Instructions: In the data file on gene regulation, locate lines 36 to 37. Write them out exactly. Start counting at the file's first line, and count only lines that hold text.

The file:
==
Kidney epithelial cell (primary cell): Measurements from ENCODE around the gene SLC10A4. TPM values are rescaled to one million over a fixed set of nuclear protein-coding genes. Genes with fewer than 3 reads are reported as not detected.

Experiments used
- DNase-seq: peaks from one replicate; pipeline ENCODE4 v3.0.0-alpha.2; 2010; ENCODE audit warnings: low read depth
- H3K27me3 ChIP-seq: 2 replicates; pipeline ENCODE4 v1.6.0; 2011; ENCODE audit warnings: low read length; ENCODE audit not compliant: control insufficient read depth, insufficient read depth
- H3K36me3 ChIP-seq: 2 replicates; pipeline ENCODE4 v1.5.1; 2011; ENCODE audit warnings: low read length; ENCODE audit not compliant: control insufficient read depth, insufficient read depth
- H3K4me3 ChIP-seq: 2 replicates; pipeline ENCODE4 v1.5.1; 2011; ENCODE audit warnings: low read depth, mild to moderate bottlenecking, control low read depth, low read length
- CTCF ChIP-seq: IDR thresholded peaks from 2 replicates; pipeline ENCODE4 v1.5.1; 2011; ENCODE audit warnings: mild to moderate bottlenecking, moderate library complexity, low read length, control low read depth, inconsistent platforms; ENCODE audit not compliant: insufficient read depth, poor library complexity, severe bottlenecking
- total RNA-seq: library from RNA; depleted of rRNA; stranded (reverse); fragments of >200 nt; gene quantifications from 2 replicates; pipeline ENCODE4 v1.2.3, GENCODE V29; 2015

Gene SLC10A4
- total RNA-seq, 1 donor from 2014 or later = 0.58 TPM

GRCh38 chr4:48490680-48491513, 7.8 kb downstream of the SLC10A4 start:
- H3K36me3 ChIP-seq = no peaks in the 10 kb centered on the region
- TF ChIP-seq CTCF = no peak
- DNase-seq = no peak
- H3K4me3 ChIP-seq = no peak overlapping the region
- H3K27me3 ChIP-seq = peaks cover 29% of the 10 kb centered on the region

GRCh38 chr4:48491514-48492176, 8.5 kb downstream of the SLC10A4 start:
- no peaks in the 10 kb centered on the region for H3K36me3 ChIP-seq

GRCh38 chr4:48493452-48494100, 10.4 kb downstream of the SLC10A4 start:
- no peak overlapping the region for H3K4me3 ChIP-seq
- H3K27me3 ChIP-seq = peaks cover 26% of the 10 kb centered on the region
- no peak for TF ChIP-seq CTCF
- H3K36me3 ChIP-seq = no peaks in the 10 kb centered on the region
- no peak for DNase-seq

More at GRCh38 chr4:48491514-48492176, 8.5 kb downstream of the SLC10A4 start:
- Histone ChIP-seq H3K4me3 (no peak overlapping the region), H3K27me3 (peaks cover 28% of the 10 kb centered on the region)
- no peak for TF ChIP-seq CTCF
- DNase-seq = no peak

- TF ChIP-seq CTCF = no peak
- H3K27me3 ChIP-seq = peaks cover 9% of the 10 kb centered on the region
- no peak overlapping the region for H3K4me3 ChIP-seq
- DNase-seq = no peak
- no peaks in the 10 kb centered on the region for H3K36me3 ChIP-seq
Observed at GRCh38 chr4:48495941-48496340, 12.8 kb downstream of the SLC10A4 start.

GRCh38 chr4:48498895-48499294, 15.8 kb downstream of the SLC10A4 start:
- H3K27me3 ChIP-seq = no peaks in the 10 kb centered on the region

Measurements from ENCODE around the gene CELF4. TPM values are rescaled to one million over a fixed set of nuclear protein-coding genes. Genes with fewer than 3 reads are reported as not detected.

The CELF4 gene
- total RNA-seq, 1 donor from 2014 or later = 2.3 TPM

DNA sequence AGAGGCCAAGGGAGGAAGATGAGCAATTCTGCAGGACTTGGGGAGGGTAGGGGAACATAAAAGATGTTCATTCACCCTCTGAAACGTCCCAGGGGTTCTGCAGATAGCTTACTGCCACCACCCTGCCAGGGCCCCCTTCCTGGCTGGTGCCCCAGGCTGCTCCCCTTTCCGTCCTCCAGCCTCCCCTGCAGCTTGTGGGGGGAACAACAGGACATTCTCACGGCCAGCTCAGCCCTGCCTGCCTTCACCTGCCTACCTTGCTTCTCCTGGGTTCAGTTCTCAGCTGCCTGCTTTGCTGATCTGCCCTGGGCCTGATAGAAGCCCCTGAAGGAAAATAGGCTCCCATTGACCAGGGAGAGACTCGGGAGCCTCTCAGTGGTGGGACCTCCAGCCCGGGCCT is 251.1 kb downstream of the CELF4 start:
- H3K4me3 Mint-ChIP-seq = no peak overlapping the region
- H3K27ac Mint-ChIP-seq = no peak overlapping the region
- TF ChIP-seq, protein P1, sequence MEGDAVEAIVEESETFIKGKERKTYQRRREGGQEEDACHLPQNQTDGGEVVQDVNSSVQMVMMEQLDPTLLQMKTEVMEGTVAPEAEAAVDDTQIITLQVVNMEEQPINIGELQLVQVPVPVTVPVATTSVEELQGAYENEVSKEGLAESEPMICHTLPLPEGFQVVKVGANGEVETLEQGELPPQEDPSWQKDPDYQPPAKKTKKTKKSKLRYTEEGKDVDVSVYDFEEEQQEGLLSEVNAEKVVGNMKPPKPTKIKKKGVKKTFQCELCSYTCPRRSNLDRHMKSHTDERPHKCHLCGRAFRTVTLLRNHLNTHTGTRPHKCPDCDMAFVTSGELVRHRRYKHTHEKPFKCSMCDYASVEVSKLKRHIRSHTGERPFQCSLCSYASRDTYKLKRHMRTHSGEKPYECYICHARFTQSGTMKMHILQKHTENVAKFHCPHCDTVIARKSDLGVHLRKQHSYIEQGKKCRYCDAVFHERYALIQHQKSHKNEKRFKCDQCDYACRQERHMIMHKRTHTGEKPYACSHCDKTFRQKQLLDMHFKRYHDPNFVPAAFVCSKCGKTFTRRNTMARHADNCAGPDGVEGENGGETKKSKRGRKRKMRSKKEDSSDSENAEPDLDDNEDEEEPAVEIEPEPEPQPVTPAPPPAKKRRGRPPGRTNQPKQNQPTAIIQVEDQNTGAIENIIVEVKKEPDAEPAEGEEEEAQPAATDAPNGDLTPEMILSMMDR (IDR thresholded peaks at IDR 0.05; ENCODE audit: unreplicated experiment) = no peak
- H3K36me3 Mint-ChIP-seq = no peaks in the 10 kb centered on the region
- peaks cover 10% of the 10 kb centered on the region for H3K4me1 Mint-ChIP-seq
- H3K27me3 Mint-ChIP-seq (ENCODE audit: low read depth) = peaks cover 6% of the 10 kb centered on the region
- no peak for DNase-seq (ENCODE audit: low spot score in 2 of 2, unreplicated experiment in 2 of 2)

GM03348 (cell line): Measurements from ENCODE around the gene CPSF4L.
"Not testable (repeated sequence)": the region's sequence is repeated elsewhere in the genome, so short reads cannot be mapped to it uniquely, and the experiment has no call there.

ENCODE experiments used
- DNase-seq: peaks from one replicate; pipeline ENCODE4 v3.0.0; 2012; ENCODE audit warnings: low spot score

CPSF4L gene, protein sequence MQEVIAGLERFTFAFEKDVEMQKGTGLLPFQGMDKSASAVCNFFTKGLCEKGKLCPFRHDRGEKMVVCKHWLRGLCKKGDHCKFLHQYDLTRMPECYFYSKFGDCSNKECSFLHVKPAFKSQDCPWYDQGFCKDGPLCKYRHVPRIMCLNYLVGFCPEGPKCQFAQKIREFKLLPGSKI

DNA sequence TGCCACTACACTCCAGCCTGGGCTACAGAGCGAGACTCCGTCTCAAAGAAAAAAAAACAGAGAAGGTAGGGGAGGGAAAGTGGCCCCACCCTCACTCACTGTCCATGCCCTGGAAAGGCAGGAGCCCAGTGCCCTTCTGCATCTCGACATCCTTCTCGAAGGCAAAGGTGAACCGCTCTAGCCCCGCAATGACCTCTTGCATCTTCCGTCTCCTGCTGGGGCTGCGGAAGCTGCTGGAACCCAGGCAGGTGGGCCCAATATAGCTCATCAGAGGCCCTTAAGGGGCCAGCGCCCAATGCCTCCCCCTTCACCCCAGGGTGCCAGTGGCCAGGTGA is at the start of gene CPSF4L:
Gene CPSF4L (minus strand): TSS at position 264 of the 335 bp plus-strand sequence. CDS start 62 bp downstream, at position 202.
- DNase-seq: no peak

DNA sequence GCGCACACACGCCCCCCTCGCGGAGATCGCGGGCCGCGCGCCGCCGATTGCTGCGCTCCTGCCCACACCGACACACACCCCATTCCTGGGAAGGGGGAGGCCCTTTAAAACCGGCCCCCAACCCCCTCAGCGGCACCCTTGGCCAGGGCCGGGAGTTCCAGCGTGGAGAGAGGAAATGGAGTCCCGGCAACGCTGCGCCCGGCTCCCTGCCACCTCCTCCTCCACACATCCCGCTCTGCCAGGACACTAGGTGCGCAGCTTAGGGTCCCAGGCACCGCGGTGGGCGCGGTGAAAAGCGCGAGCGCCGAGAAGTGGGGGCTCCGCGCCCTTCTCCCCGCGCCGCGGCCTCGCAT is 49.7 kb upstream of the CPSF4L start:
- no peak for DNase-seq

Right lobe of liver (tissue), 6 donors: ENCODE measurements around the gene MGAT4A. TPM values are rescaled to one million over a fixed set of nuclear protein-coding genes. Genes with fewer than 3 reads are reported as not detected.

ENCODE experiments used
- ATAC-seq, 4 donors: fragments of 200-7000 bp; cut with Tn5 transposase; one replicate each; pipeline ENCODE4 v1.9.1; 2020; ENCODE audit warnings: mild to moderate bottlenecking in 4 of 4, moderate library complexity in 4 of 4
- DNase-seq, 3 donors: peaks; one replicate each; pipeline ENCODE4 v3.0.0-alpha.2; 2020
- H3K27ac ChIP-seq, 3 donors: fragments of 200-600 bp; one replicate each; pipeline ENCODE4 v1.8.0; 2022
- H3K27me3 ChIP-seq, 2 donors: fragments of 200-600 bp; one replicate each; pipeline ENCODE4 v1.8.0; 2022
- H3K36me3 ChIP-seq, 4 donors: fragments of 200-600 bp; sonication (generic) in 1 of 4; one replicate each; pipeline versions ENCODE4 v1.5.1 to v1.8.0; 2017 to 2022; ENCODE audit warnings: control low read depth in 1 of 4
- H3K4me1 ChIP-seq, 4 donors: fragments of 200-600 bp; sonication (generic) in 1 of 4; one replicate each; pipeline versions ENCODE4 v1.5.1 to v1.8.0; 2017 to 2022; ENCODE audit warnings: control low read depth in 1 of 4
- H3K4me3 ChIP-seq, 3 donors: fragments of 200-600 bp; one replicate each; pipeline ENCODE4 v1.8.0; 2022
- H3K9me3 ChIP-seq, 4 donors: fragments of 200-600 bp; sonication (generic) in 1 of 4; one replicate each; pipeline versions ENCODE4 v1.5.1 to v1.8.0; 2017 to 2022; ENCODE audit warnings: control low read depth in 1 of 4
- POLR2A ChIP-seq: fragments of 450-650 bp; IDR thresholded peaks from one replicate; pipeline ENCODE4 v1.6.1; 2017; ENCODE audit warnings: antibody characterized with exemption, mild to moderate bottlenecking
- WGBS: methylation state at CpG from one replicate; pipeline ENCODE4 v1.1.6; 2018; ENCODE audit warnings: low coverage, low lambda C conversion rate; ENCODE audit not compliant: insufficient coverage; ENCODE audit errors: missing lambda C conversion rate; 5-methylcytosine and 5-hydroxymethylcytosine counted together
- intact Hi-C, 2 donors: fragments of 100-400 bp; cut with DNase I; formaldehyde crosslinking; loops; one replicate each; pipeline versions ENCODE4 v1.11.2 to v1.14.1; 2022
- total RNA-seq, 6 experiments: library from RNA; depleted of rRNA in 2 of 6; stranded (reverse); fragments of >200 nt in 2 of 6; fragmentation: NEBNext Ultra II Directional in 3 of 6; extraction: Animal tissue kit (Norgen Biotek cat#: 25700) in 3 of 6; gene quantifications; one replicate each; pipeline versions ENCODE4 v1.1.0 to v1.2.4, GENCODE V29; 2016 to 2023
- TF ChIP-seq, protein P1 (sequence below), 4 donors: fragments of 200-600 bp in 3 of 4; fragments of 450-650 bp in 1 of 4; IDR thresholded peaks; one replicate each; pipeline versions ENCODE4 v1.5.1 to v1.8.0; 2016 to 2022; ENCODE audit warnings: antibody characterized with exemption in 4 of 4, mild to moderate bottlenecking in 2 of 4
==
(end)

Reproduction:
- H3K27me3 ChIP-seq = no peaks in the 10 kb centered on the region

Measurements from ENCODE around the gene CELF4. TPM values are rescaled to one million over a fixed set of nuclear protein-coding genes. Genes with fewer than 3 reads are reported as not detected.